November 2003

Focusing on Success, Ann Patrice McDonough

Ann Patrice McDonough was only 3 when she started skating, but she knew right away what she liked most about the sport. She liked the idea of performing in front of an audience and hearing her program music over the rink speakers. Most of all, she liked to compete.

Meant to Skate

McDonough is 18 now and her tune hasn't changed. She remains a fierce competitor and is beginning to establish herself as one of the top skaters in the United States. And instead of skating in front of small crowds at public sessions, she's grabbing the attention of audiences at major competitions around the world.

"I like competing better than I like training," said McDonough, the 2002 World Junior champion who finished fourth at the 2003 State Farm U.S. Figure Skating Championships. "I just like the rush of going out there on the ice when there's a crowd and they clap."

McDonough, who was born in Korea and moved to the United States when she was 14 months old, began skating at public sessions at the rink that used to be part of the Broadmoor Hotel in Colorado Springs, Colo. McDonough, known by her close friends as "A.P.," had been roller skating before and jumped at the chance to figure skate when her mother took her by the hotel one day.

"She saw the ice and said, 'Mommy, can I do that, too?'" said McDonough's mother, Julie.

Julie, who grew up in a small town in Korea and had never been ice skating before, said she wasn't sure what she was starting that afternoon at the Broadmoor. But it quickly became apparent that her daughter was meant to be on the ice. Shortly after McDonough began public lessons, she was stroking around the rink herself.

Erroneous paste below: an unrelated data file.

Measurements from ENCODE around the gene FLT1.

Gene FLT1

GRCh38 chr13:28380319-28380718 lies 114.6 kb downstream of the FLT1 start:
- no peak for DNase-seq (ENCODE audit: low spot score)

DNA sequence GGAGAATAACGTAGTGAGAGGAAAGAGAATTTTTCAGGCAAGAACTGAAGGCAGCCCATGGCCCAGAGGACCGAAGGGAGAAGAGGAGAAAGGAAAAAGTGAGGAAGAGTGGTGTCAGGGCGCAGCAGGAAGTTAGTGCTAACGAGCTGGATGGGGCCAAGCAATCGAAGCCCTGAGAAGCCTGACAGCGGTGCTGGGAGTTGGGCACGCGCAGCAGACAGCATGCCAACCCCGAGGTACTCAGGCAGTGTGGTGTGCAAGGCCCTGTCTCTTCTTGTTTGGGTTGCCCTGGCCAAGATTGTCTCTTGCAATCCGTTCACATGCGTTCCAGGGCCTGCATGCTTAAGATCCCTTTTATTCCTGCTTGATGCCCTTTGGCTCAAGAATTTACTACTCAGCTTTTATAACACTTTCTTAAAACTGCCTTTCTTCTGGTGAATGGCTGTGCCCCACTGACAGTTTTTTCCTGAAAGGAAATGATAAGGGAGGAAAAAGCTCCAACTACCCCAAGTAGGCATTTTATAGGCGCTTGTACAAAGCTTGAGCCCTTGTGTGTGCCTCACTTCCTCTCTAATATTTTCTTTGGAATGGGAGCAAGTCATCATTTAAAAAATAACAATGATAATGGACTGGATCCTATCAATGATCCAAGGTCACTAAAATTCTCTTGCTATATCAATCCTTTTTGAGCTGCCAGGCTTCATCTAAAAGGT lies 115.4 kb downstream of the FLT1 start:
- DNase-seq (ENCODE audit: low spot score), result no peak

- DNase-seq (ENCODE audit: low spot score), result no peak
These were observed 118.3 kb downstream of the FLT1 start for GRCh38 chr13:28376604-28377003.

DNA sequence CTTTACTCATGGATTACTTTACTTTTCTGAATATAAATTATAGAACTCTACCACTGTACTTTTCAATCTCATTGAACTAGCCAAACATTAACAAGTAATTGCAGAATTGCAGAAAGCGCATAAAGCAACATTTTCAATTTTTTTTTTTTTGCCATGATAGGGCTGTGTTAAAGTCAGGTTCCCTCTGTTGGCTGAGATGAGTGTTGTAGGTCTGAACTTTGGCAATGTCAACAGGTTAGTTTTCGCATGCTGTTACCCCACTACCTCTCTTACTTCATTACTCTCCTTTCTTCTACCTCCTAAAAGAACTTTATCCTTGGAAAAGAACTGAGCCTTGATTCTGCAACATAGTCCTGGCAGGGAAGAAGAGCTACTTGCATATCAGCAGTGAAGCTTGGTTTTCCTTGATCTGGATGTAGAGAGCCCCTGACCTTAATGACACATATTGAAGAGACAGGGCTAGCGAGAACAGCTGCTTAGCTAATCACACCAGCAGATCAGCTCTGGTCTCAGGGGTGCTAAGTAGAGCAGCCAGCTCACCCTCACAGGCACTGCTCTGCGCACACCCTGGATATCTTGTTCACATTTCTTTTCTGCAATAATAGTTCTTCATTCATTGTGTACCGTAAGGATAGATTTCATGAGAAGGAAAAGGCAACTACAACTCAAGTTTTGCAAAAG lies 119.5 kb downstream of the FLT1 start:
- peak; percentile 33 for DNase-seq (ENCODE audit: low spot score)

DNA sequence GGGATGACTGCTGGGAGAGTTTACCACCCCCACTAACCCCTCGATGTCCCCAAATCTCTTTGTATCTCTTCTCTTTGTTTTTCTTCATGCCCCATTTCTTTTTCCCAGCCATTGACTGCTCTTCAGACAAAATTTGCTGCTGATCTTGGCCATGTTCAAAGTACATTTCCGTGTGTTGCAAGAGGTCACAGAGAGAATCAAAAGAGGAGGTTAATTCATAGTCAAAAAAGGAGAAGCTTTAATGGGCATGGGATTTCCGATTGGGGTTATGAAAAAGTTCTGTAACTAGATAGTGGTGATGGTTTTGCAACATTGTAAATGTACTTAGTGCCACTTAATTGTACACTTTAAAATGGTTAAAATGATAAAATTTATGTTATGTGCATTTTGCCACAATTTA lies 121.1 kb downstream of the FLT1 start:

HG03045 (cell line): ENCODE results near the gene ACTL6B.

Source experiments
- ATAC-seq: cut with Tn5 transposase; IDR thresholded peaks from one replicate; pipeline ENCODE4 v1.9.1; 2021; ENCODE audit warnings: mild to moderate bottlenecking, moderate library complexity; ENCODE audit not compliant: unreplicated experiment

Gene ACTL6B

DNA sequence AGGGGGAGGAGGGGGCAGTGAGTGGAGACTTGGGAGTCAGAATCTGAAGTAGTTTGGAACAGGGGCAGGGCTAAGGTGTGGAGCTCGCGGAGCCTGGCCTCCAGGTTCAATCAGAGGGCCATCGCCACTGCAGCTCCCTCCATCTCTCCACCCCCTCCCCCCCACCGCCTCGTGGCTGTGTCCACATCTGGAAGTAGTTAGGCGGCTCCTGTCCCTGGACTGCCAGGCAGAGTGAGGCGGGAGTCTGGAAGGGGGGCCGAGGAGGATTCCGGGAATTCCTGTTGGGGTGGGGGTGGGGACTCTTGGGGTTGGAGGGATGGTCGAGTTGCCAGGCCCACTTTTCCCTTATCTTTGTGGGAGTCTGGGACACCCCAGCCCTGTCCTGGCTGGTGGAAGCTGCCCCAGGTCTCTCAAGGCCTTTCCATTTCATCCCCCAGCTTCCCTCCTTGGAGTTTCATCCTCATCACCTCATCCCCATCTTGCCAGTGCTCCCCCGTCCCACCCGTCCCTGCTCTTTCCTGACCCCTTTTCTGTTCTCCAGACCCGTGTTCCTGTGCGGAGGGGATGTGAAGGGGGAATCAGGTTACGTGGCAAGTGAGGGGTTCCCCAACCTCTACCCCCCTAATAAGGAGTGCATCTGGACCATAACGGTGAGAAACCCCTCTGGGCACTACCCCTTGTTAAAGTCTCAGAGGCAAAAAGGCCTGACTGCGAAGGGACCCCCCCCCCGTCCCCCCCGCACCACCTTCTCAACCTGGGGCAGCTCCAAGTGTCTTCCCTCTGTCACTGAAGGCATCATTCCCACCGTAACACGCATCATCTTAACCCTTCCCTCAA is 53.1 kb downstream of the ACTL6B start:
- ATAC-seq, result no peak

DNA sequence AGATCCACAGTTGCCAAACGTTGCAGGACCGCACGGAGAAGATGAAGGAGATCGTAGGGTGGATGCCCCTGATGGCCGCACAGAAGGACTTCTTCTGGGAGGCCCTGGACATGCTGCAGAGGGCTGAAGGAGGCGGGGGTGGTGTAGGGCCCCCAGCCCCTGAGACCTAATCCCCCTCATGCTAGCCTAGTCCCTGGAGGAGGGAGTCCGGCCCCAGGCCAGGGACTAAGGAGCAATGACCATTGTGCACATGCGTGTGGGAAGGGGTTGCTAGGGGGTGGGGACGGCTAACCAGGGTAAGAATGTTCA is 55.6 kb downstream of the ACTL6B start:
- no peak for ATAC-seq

Read more about Ann Patrice McDonough in the November issue of SKATING.

Also featured in this issue ...

Cohen, Plushenko Win Campbell's Classic
by Amy G. Partain

The 2003-2004 season got underway Oct. 3 with the Campbell's International Figure Skating Classic held at Madison Square Garden in New York City. Most skaters debuted new programs and were still working out the kinks. But a solid performance by Sasha Cohen gave her a win over the three reigning ladies World medalists.

History Made in Germany
by Sal Zanca

The numbers on the scoreboard showing that American Jennifer Don won the ladies event at the Nebelhorn Trophy in Obersdorf, Germany, in September were different than those Sarah Hughes received at the 2002 Olympic Winter Games in Salt Lake City. With these new and different scores, Don became the first ladies winner under the new ISU judging system.

On the Air, On the Ice
by Michele Cooper

Each weeknight, Susie Gharib delivers the news on the longest-running and highest-rated business program on television - the Nightly Business Report. A familiar face to millions, Gharib is known for her in-depth knowledge of business stories and market trends. But what many people don't know is that when Gharib is off the air, she is on the ice.

North American Challenge Skate
by Heather Nemier, Brittney Bottoms, Sara Kastner, Kelly Shipstad and Nicole Stocker

Four team leaders, 89 skaters and four competitions. As always, the North American Challenge Skate events provided valuable competition experience for young U.S., Canadian and Mexican skaters. But a history-making blackout in the Northeast gave participants in one 2003 NACS event more than they bargained for.